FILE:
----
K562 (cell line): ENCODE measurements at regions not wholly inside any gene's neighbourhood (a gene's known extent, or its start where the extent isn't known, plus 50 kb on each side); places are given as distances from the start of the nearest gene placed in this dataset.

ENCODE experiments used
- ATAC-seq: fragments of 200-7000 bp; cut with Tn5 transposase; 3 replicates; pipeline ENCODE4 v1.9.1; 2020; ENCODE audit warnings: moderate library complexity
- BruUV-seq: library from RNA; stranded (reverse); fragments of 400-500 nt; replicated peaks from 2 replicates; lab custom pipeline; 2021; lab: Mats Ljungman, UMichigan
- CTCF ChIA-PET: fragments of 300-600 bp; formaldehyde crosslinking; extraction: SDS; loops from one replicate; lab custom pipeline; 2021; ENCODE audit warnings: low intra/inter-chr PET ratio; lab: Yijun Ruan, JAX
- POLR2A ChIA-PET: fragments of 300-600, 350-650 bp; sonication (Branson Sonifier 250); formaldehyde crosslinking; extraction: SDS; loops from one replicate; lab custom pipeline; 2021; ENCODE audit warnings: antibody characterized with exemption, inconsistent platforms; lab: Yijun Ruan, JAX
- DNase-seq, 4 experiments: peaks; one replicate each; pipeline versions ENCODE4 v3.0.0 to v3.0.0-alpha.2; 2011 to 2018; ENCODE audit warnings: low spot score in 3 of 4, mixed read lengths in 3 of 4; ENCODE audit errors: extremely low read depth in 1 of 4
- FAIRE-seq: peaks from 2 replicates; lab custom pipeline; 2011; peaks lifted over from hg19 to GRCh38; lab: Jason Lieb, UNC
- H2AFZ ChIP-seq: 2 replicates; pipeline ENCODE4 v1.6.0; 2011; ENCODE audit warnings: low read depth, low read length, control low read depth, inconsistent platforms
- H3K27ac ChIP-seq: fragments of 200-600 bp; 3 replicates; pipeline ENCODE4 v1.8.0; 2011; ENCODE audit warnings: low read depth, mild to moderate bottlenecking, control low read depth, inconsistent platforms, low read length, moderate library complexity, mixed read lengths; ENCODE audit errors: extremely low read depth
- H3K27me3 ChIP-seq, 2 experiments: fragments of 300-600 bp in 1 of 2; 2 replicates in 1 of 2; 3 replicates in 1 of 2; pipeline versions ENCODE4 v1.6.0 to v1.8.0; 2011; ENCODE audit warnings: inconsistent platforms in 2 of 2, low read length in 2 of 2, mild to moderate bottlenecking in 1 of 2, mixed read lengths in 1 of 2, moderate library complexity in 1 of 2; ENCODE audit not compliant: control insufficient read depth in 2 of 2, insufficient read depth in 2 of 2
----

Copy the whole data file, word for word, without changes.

K562 (cell line): ENCODE measurements at regions not wholly inside any gene's neighbourhood (a gene's known extent, or its start where the extent isn't known, plus 50 kb on each side); places are given as distances from the start of the nearest gene placed in this dataset.

ENCODE experiments used
- ATAC-seq: fragments of 200-7000 bp; cut with Tn5 transposase; 3 replicates; pipeline ENCODE4 v1.9.1; 2020; ENCODE audit warnings: moderate library complexity
- BruUV-seq: library from RNA; stranded (reverse); fragments of 400-500 nt; replicated peaks from 2 replicates; lab custom pipeline; 2021; lab: Mats Ljungman, UMichigan
- CTCF ChIA-PET: fragments of 300-600 bp; formaldehyde crosslinking; extraction: SDS; loops from one replicate; lab custom pipeline; 2021; ENCODE audit warnings: low intra/inter-chr PET ratio; lab: Yijun Ruan, JAX
- POLR2A ChIA-PET: fragments of 300-600, 350-650 bp; sonication (Branson Sonifier 250); formaldehyde crosslinking; extraction: SDS; loops from one replicate; lab custom pipeline; 2021; ENCODE audit warnings: antibody characterized with exemption, inconsistent platforms; lab: Yijun Ruan, JAX
- DNase-seq, 4 experiments: peaks; one replicate each; pipeline versions ENCODE4 v3.0.0 to v3.0.0-alpha.2; 2011 to 2018; ENCODE audit warnings: low spot score in 3 of 4, mixed read lengths in 3 of 4; ENCODE audit errors: extremely low read depth in 1 of 4
- FAIRE-seq: peaks from 2 replicates; lab custom pipeline; 2011; peaks lifted over from hg19 to GRCh38; lab: Jason Lieb, UNC
- H2AFZ ChIP-seq: 2 replicates; pipeline ENCODE4 v1.6.0; 2011; ENCODE audit warnings: low read depth, low read length, control low read depth, inconsistent platforms
- H3K27ac ChIP-seq: fragments of 200-600 bp; 3 replicates; pipeline ENCODE4 v1.8.0; 2011; ENCODE audit warnings: low read depth, mild to moderate bottlenecking, control low read depth, inconsistent platforms, low read length, moderate library complexity, mixed read lengths; ENCODE audit errors: extremely low read depth
- H3K27me3 ChIP-seq, 2 experiments: fragments of 300-600 bp in 1 of 2; 2 replicates in 1 of 2; 3 replicates in 1 of 2; pipeline versions ENCODE4 v1.6.0 to v1.8.0; 2011; ENCODE audit warnings: inconsistent platforms in 2 of 2, low read length in 2 of 2, mild to moderate bottlenecking in 1 of 2, mixed read lengths in 1 of 2, moderate library complexity in 1 of 2; ENCODE audit not compliant: control insufficient read depth in 2 of 2, insufficient read depth in 2 of 2